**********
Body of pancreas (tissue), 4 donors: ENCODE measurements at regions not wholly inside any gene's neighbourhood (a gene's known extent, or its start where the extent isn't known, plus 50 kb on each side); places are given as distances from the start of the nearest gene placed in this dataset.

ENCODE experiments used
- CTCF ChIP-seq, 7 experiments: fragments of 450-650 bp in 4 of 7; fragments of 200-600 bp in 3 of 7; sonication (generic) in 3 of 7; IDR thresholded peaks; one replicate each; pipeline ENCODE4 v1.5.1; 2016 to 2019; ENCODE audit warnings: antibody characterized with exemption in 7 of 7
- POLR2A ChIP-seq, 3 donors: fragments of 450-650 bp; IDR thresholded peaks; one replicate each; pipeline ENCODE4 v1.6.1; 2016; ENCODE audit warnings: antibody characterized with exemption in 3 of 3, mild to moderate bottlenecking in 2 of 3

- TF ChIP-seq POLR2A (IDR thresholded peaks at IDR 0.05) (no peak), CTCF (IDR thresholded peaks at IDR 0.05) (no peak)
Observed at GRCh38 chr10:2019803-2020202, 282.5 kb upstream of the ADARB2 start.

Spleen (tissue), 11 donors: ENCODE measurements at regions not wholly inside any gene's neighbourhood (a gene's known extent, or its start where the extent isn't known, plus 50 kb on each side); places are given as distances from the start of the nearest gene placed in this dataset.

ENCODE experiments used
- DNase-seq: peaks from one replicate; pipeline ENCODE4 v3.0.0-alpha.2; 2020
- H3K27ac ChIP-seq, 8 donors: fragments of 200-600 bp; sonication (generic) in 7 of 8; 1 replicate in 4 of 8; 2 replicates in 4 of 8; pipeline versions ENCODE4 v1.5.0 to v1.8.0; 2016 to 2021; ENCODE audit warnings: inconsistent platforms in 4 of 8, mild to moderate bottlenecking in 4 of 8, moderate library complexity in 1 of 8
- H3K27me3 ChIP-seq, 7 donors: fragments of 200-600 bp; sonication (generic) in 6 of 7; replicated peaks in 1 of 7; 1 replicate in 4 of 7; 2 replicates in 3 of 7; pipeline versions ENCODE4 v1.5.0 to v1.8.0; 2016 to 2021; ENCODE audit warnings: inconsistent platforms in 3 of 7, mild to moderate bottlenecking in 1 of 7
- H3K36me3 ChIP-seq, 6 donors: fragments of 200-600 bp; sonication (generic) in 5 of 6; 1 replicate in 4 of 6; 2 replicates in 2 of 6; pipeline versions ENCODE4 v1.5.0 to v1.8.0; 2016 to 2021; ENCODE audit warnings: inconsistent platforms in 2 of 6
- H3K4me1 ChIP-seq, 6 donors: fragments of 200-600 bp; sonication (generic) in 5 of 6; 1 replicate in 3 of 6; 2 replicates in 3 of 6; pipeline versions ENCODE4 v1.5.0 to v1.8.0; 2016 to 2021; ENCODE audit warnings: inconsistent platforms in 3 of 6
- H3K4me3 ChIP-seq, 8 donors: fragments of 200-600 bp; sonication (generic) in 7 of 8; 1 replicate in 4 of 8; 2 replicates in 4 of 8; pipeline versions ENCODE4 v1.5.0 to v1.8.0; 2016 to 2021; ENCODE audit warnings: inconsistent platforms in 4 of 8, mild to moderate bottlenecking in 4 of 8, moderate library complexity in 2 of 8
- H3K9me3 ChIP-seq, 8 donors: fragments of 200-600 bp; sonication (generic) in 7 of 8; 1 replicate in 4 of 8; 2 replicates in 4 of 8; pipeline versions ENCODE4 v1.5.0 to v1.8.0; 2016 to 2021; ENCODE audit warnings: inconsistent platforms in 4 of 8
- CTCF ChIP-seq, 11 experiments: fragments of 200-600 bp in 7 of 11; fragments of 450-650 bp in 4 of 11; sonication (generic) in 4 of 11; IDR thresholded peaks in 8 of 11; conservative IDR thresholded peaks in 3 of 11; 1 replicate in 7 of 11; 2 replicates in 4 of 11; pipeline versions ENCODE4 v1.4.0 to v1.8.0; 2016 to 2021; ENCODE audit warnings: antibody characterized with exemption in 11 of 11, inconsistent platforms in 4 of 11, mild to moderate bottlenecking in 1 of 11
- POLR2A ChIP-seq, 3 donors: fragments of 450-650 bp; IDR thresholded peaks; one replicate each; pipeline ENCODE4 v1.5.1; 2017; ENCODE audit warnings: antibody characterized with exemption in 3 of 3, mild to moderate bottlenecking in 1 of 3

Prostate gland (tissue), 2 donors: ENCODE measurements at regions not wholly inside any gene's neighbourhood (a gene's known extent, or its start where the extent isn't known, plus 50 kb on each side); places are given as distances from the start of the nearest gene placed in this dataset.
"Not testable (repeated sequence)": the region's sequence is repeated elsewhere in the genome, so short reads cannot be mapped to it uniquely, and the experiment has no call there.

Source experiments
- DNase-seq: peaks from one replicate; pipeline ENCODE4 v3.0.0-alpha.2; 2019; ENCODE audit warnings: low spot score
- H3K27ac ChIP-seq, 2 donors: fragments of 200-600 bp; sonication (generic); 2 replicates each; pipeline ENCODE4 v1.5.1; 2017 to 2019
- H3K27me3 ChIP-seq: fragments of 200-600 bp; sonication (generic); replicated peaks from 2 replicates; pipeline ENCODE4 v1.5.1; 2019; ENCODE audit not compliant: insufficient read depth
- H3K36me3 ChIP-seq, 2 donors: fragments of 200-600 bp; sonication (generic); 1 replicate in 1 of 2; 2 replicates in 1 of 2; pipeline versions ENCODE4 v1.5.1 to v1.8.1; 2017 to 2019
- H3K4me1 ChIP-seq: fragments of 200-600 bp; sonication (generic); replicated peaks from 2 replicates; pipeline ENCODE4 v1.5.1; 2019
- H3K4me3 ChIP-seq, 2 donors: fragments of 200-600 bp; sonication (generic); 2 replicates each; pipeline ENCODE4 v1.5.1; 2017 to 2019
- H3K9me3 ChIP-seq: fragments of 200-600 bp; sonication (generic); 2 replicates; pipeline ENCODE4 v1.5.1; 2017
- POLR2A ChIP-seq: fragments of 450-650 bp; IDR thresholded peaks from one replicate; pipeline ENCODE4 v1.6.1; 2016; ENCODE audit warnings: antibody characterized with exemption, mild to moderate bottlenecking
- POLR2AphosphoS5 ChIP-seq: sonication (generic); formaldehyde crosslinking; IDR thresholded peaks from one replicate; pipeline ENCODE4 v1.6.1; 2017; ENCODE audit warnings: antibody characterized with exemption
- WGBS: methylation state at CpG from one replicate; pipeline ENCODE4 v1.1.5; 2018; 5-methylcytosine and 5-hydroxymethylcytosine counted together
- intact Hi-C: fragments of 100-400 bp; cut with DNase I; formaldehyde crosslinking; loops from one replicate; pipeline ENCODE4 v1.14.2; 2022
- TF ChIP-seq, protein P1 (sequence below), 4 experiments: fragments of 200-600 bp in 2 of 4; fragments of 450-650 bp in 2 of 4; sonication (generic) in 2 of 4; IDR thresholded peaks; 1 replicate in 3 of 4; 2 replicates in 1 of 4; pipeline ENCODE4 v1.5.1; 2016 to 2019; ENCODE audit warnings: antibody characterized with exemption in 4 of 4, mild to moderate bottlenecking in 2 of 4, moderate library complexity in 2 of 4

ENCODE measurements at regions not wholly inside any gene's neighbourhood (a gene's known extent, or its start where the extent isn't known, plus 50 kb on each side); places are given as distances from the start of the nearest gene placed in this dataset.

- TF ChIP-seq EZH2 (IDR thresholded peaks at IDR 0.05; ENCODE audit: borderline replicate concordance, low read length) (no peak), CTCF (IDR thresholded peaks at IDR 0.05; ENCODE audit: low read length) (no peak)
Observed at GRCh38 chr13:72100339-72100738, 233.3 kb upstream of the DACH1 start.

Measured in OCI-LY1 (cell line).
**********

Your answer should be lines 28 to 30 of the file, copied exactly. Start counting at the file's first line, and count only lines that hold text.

- POLR2A ChIP-seq: fragments of 450-650 bp; IDR thresholded peaks from one replicate; pipeline ENCODE4 v1.6.1; 2016; ENCODE audit warnings: antibody characterized with exemption, mild to moderate bottlenecking
- POLR2AphosphoS5 ChIP-seq: sonication (generic); formaldehyde crosslinking; IDR thresholded peaks from one replicate; pipeline ENCODE4 v1.6.1; 2017; ENCODE audit warnings: antibody characterized with exemption
- WGBS: methylation state at CpG from one replicate; pipeline ENCODE4 v1.1.5; 2018; 5-methylcytosine and 5-hydroxymethylcytosine counted together